A CANDIDATE to be Avon and Somerset's next Police and Crime Commissioner has hit out at policing of the Black Lives Matter protest in Bristol - which saw a controversial statue of a slave owner torn down and thrown in the city's harbour.

Conservative Mark Shelford has hit out at the decision by officers in the city not to intervene in the protest, a decision they say was based on maintaining order and not risking an escalation of violence.

Mr Shelford said: “The pulling down of the statue of Colston in Bristol on Sunday was a shocking example of what can happen when the police effectively surrender control of our streets.

"This must never happen again in Avon and Somerset.

"People in towns and parishes across our region must all feel safe and not threatened by the possibility of rampaging mobs who destroy any or all public property to which they object."

He did, however, support people's right to protest, but said those against statues glorifying slave traders should 'campaign for its removal'.

“Demonstrations are part of a democratic society," he added. "But so too is respecting the democratic process.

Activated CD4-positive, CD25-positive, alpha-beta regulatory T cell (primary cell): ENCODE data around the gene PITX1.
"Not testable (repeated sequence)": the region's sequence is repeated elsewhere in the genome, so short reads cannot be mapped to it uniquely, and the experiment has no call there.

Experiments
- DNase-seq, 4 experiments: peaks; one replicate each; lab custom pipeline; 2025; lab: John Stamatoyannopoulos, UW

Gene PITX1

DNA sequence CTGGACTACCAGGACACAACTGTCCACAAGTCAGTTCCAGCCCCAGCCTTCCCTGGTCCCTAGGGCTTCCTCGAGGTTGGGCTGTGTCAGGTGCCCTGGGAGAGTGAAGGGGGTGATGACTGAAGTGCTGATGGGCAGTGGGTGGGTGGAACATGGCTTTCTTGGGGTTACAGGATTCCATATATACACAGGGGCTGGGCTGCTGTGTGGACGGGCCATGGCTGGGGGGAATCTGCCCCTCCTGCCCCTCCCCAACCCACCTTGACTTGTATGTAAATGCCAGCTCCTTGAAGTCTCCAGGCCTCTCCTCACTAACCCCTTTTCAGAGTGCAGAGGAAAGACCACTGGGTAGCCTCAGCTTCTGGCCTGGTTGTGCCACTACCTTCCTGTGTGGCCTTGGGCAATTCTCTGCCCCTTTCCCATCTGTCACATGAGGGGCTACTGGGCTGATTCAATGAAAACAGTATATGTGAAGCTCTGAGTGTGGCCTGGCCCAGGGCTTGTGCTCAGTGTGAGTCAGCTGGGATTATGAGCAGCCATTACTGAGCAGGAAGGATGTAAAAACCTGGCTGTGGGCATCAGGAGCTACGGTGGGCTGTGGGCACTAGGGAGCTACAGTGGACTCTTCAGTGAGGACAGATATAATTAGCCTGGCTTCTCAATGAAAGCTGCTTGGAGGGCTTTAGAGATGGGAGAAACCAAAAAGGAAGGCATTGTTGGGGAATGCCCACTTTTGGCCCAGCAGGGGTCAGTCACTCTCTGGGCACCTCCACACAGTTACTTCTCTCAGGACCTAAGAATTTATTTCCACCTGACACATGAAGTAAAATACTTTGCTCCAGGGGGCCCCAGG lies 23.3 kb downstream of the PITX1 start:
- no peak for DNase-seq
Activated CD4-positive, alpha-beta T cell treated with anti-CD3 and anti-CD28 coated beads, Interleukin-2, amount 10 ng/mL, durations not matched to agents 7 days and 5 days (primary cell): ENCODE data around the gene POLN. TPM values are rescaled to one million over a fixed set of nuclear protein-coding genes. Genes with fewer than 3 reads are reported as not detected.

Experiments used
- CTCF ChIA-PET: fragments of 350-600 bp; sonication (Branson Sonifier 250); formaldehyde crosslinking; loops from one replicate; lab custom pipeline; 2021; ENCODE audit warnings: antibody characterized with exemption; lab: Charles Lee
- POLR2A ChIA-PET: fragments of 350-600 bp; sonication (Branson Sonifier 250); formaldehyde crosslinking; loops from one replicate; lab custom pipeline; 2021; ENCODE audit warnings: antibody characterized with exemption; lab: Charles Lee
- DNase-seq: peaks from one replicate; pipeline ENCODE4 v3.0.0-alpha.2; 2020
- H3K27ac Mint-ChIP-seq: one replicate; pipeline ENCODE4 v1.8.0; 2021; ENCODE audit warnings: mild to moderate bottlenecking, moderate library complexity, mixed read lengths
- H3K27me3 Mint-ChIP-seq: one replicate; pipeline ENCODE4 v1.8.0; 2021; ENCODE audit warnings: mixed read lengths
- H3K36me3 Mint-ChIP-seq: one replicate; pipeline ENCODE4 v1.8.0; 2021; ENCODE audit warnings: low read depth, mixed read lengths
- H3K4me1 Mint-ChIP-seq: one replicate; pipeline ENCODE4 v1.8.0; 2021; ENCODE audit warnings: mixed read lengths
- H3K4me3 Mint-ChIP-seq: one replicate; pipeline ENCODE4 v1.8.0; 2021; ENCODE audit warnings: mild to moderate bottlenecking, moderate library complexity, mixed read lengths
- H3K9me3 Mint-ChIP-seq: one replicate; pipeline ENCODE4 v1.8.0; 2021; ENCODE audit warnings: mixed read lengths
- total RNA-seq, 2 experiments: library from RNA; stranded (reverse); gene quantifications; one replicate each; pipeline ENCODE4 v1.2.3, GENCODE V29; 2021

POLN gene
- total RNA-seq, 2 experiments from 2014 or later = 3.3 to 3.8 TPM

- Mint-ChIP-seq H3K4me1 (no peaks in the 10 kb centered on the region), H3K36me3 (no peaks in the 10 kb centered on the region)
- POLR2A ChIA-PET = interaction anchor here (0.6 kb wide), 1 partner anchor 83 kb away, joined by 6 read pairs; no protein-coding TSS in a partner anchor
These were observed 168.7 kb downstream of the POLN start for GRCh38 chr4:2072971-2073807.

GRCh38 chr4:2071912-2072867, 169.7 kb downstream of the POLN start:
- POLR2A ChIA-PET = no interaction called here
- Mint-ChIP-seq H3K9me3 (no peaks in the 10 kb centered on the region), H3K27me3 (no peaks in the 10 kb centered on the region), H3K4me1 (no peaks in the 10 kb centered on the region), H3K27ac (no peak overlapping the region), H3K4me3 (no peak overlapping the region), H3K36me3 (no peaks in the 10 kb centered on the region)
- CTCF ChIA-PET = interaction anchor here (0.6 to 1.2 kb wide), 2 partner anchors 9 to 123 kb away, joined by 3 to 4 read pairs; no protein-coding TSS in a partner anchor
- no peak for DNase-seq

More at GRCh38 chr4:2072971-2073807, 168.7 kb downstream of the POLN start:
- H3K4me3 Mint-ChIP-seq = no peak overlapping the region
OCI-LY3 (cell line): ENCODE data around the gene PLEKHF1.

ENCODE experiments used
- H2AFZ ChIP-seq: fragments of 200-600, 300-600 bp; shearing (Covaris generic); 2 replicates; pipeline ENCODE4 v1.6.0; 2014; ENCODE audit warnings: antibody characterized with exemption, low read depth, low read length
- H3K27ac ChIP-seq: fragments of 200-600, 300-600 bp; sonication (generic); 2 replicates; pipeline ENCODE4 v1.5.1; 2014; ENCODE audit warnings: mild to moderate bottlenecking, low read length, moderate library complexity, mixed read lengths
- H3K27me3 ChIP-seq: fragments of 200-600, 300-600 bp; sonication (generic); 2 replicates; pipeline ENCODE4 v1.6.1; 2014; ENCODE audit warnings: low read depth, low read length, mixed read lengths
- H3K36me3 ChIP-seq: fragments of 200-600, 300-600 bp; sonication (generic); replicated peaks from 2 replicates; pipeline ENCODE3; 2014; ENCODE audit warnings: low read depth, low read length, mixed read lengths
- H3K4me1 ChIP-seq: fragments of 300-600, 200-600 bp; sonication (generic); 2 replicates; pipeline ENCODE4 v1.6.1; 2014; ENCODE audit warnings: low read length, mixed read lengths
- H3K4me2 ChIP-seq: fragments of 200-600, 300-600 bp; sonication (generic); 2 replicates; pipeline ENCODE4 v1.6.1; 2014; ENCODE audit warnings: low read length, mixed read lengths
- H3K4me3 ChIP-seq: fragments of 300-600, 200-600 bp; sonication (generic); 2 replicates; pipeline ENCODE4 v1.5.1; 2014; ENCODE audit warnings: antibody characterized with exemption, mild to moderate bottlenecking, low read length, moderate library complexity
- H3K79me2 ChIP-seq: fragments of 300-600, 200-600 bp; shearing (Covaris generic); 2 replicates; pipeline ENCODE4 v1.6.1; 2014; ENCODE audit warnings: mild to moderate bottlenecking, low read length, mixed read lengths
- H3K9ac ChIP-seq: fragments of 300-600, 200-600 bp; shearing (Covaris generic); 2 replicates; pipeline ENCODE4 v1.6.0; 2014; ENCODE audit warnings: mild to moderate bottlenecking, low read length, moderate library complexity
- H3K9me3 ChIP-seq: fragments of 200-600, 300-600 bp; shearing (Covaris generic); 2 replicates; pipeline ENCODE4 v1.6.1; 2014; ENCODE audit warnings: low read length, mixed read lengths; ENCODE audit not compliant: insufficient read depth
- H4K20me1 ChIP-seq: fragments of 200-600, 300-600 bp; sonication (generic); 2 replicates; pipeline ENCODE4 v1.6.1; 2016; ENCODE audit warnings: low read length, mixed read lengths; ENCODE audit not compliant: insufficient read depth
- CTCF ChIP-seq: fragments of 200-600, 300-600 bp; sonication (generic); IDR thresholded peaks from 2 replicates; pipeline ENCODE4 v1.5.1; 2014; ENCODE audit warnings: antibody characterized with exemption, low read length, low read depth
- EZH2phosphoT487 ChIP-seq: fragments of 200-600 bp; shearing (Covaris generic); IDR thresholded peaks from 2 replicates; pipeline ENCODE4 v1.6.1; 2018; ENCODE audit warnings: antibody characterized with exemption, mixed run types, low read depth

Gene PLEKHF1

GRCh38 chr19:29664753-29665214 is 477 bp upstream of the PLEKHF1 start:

"The way to deal with a statue of someone you disapprove of is to campaign for its removal, not take the law into your own hands. That way leads to utter lawlessness.

“What we saw on Sunday in Bristol was the wanton, unlawful destruction of public property, and this cannot be tolerated. The perpetrators should be found and prosecuted."

Somerset County Gazette:

ANGER: Mark Shelford

He added: “On Sunday, tactical decision-making on the ground by senior police was poor, and leadership from the middle to the top of the police was weak.

"There needs to be a complete overhaul of how these types of events are policed, or many people in Avon and Somerset will start to lose faith in the ability of the police leadership to deliver what is needed – safe, secure, law-abiding communities.

“It is also important the Police and Crime Commissioner is seen to perform her role with vigour – paramount in which is holding the Chief Constable to account."

READ MORE: PCC backs policing of protest which saw statue thrown in harbour

Earlier this week, current PCC Sue Mountstevens backed the decision not to intervene, saying she supported 'the approach of Avon and Somerset Police and how the officers on duty handled the matter'.

She added: "Superintendent Andy Bennett, and the command team in charge of policing the protest on the day, carefully considered all the implications of sending in officers at that moment to make arrests, probably requiring them to use force, and the escalation of tensions that could be caused as a result.

"I am confident that, after the police assessed the circumstances, they not only made the right decision but they also did the right thing to prevent any escalation of tension into violence, injury or worse."

Somerset County Gazette:

GONE: The statue of Edward Jenner being thrown in Bristol harbour